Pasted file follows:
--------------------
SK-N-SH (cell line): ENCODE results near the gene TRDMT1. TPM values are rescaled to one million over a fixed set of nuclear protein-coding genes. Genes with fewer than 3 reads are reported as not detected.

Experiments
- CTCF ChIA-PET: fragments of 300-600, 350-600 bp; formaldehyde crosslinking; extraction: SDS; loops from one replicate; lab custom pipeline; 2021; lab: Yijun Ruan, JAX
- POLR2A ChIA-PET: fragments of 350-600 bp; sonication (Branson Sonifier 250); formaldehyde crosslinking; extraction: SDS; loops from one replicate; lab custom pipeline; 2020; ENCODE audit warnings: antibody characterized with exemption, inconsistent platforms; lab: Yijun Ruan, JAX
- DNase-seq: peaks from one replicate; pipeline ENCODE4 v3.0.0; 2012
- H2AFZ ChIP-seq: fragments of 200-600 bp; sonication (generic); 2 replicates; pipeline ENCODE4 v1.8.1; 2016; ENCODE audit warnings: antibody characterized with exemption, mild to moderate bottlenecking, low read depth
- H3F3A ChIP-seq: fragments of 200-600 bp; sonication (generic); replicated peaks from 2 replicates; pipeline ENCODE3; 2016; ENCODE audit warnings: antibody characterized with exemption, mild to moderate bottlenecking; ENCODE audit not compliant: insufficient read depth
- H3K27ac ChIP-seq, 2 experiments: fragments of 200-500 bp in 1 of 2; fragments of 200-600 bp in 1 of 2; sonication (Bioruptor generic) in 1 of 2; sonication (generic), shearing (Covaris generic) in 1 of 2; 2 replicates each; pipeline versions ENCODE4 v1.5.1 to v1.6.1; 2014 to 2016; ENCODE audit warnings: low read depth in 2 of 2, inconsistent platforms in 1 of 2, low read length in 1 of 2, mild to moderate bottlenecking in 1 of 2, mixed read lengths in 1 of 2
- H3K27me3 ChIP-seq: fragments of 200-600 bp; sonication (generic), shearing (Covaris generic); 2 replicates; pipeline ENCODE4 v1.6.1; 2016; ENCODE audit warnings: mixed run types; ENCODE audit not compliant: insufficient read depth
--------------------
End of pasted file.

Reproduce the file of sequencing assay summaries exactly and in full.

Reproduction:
SK-N-SH (cell line): ENCODE results near the gene TRDMT1. TPM values are rescaled to one million over a fixed set of nuclear protein-coding genes. Genes with fewer than 3 reads are reported as not detected.

Experiments
- CTCF ChIA-PET: fragments of 300-600, 350-600 bp; formaldehyde crosslinking; extraction: SDS; loops from one replicate; lab custom pipeline; 2021; lab: Yijun Ruan, JAX
- POLR2A ChIA-PET: fragments of 350-600 bp; sonication (Branson Sonifier 250); formaldehyde crosslinking; extraction: SDS; loops from one replicate; lab custom pipeline; 2020; ENCODE audit warnings: antibody characterized with exemption, inconsistent platforms; lab: Yijun Ruan, JAX
- DNase-seq: peaks from one replicate; pipeline ENCODE4 v3.0.0; 2012
- H2AFZ ChIP-seq: fragments of 200-600 bp; sonication (generic); 2 replicates; pipeline ENCODE4 v1.8.1; 2016; ENCODE audit warnings: antibody characterized with exemption, mild to moderate bottlenecking, low read depth
- H3F3A ChIP-seq: fragments of 200-600 bp; sonication (generic); replicated peaks from 2 replicates; pipeline ENCODE3; 2016; ENCODE audit warnings: antibody characterized with exemption, mild to moderate bottlenecking; ENCODE audit not compliant: insufficient read depth
- H3K27ac ChIP-seq, 2 experiments: fragments of 200-500 bp in 1 of 2; fragments of 200-600 bp in 1 of 2; sonication (Bioruptor generic) in 1 of 2; sonication (generic), shearing (Covaris generic) in 1 of 2; 2 replicates each; pipeline versions ENCODE4 v1.5.1 to v1.6.1; 2014 to 2016; ENCODE audit warnings: low read depth in 2 of 2, inconsistent platforms in 1 of 2, low read length in 1 of 2, mild to moderate bottlenecking in 1 of 2, mixed read lengths in 1 of 2
- H3K27me3 ChIP-seq: fragments of 200-600 bp; sonication (generic), shearing (Covaris generic); 2 replicates; pipeline ENCODE4 v1.6.1; 2016; ENCODE audit warnings: mixed run types; ENCODE audit not compliant: insufficient read depth